My experience was in a breastfeeding friendly UNICEF accredited hospital. So it appears management are happy to get the accreditation but that's where the 'friendliness' ends.

candlefloozy Wed 07-Feb-18 20:21:36

Surely midwives and nurses have their own agenda anyway. So whatever they believe to be right they would promote? Unless they've had appropriate training.
The formula companies are just that - companies. They have money to make. Doesn't matter to them how they sell it, as long as they do

Rumpledfaceskin Wed 07-Feb-18 20:25:00

I guess they get away with it because they make millions, Lobby governments and any damage caused cannot be proven even if anyone bothers investigating. The consumers are babies and it's a women's issue so low priority.

I’ve never thought about it like that before. Of course they can get away with it when the consumer has literally no voice. Of course they can pedal ‘breast is best’ because they know they have a growing market ready and waiting. I’d never noticed how often formula ads refer to breastmilk until yesterday. It’s very easy for them to fool the consumer (or purchaser I should say) into thinking their products are comparable to breastmilk if they keep mentioning them in the same ad.

squeekums Wed 07-Feb-18 20:27:18

I actually dont have an issue with it.
Your not forced to buy it and a woman is free to feed anyway she chooses. In some cases it is better for baby. In mine it was
I would have much preferred to see nice advertising of formula over the smug, pushy bf posters splashed all over the hospital.
Id rather formula advertising than a hospital that refuses to even consider it as an option even though i had no milk come in and a screaming baby who was so hungry she couldnt settle. If i didnt have a friend to talk me through formula, id have been screwed when it came to buying some.

Where i am bf is pushed to the hills and your shamed and belittled by medical staff if you need or choose otherwise. Its bs and actually results in women lying to medical staff that they fully are bf just so they can leave hospital or not be picked on at a normal dr check up. Hell my hospital actually asked me if they could mark me down as fully bf for their stats (their words) even though by then my dp had bought in formula for dd and they knew full well i wasnt even bf at all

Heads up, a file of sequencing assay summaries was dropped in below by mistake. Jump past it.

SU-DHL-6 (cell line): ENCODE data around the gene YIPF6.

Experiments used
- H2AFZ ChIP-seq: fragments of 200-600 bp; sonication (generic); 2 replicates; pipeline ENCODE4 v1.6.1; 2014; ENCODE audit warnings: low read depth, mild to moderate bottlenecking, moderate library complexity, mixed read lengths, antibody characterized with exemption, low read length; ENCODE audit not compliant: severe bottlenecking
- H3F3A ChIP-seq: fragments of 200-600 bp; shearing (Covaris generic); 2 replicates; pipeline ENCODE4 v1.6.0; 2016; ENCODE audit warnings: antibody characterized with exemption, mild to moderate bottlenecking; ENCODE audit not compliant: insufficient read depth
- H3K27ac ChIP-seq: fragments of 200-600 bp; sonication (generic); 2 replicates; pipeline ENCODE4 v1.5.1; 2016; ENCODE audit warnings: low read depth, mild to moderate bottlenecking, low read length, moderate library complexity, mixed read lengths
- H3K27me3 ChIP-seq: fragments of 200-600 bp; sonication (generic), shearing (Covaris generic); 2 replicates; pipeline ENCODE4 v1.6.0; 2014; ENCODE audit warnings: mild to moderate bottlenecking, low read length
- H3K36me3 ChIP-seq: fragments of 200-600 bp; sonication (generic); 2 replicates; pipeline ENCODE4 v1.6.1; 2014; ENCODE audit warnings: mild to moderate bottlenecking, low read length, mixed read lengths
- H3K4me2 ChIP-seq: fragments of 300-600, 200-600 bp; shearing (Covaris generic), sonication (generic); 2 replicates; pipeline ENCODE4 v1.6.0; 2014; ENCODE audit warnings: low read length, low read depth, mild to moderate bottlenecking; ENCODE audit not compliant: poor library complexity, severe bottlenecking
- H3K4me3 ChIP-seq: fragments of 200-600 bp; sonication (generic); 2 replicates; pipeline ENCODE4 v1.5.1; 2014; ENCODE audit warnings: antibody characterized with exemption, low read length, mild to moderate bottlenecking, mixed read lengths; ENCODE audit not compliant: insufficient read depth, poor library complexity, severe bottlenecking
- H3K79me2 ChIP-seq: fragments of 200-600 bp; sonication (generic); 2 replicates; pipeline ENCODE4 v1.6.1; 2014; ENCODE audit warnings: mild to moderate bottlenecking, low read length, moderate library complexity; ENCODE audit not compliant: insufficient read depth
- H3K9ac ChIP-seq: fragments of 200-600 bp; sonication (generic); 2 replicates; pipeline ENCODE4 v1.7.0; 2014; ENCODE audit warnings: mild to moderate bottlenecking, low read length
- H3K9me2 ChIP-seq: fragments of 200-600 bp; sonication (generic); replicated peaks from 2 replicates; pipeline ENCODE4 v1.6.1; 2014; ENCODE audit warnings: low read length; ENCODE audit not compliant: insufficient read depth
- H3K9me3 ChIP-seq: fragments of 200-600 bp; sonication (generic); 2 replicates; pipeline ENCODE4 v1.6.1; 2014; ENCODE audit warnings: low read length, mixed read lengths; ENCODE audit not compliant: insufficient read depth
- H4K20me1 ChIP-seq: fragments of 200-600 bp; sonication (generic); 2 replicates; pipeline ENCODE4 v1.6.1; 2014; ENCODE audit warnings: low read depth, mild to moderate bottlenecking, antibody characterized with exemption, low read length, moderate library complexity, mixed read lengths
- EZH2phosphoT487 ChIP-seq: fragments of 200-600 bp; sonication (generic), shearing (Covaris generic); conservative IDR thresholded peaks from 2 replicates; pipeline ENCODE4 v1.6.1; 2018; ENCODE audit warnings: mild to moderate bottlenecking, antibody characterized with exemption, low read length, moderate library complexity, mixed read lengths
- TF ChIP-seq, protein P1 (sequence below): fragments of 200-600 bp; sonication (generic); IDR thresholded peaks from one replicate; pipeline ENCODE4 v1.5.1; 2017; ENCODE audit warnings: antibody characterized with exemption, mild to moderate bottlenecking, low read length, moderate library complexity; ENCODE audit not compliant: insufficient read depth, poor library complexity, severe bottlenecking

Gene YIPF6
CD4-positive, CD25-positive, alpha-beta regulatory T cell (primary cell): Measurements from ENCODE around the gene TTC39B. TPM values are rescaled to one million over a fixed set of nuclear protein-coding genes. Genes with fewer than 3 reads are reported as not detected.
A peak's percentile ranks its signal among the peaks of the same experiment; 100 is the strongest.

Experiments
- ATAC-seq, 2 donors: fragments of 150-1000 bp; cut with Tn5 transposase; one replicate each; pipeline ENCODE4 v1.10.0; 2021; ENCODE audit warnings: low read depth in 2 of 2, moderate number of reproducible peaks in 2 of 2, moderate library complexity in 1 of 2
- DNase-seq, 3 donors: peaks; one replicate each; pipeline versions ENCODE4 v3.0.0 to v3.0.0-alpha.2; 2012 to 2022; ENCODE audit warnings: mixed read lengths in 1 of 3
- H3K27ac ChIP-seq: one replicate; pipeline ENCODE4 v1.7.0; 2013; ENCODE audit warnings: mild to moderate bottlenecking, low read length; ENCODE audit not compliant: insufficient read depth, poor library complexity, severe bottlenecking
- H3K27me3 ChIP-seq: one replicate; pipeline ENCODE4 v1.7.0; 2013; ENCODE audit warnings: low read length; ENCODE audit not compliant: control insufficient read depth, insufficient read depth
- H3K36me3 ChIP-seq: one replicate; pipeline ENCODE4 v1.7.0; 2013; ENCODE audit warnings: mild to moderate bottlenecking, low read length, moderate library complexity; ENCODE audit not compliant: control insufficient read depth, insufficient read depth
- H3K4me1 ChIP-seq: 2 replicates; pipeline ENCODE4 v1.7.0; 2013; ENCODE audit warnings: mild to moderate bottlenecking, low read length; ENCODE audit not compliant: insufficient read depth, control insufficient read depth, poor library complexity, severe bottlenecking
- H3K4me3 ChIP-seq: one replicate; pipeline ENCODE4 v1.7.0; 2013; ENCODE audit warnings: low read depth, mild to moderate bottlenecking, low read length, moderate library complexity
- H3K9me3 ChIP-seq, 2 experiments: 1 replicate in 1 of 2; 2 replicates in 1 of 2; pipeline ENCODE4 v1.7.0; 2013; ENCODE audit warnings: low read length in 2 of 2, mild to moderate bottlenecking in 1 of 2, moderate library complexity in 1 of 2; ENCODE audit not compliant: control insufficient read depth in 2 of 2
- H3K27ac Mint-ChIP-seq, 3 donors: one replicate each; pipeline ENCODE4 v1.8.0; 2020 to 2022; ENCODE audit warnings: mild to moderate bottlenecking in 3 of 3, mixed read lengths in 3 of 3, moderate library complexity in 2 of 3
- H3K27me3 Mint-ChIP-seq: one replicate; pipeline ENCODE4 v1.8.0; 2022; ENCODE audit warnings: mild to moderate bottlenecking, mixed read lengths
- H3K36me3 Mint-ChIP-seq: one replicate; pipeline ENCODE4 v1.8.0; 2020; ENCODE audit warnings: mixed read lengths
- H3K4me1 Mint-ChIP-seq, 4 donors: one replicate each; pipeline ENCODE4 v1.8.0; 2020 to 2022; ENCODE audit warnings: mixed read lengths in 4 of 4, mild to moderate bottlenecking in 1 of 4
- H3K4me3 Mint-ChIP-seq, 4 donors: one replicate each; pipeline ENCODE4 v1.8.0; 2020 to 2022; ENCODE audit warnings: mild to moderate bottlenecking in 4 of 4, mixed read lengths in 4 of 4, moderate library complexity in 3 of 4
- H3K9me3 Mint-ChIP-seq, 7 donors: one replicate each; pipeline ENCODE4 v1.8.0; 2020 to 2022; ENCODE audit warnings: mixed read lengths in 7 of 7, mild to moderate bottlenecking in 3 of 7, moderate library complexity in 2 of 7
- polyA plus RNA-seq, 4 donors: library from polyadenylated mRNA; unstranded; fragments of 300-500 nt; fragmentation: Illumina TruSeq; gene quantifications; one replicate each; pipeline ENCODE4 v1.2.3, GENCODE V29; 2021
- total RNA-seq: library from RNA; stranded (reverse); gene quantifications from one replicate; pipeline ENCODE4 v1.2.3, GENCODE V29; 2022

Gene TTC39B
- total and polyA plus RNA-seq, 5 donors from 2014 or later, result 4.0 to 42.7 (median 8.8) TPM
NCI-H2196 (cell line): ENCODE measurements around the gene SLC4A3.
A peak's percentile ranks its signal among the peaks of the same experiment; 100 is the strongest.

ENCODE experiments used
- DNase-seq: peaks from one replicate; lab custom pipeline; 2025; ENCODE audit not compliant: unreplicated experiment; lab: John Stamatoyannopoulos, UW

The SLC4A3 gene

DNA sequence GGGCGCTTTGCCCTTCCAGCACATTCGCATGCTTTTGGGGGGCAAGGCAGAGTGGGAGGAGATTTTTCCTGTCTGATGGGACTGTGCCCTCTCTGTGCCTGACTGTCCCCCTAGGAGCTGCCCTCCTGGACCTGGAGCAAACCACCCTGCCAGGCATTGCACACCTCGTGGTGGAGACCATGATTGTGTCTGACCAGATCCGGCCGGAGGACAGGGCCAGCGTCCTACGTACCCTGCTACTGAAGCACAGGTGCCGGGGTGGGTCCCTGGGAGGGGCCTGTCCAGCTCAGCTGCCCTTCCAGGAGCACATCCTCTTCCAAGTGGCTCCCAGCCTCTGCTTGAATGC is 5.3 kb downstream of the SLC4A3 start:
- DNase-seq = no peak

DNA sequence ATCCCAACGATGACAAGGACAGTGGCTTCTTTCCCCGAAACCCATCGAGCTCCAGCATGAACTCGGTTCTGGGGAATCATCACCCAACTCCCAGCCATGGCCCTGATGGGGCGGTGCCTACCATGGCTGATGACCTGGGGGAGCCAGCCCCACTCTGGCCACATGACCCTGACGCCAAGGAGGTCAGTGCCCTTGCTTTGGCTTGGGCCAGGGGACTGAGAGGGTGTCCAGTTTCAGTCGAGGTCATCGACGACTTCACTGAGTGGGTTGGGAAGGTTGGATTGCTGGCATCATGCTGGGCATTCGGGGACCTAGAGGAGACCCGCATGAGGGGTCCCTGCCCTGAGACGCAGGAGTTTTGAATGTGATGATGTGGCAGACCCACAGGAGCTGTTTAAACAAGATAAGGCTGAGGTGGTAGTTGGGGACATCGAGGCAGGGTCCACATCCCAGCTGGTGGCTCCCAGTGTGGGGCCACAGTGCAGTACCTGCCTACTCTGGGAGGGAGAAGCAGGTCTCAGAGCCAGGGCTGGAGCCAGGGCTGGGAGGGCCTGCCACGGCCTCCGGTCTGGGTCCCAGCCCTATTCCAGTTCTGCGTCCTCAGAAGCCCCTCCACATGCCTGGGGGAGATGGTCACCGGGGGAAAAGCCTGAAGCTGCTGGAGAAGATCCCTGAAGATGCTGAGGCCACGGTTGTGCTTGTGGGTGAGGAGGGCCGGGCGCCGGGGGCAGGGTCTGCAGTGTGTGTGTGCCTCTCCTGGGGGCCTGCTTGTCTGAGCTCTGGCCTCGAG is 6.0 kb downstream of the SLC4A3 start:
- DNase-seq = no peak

squeekums Wed 07-Feb-18 20:29:59

**43percentburnt
My experience was in a breastfeeding friendly UNICEF accredited hospital. So it appears management are happy to get the accreditation but that's where the 'friendliness' ends.**
Friendly in name only, thats for sure. Hell thats the reason my hospital asked if they could lie on my paperwork. Better for their accreditation as a breastfeeding friendly hospital to have all mothers appear as fully bf

Rumpledfaceskin Wed 07-Feb-18 20:35:38

Sqeekums you don’t have a problem with companies adding sugar and flavour to infant formula depending on what they think appeals in that particular market? Really I’m surprised. You can’t say that anyone buying those products is making an informed choice. There are a lot of unscrupulous methods they use in the U.K. too such as marketing hungry baby milk, night-time milk, its all total bollocks and has no basis in science. They are products thought up to exploit the market.

squeekums Wed 07-Feb-18 20:50:16

Rumpledfaceskin, if you only looking at an ingredient list its not good. Im looking as a whole.
Women have every right to know what feeding options are there, the ingredients list is on the tin, hell even on the websites
But reality is that ingredients list dont combat no milk, no desire to bf, latching issues. Formula has to be made palatable for babies and even then, have you tasted it, damn its bad

Id rather women feed how they feel best suits them. Id prefer women dont get left standing holding a hungry baby and be in the dark on formula

k2p2k2tog Wed 07-Feb-18 20:52:06

Have been boycotting Nestle for years. They're utterly shameless.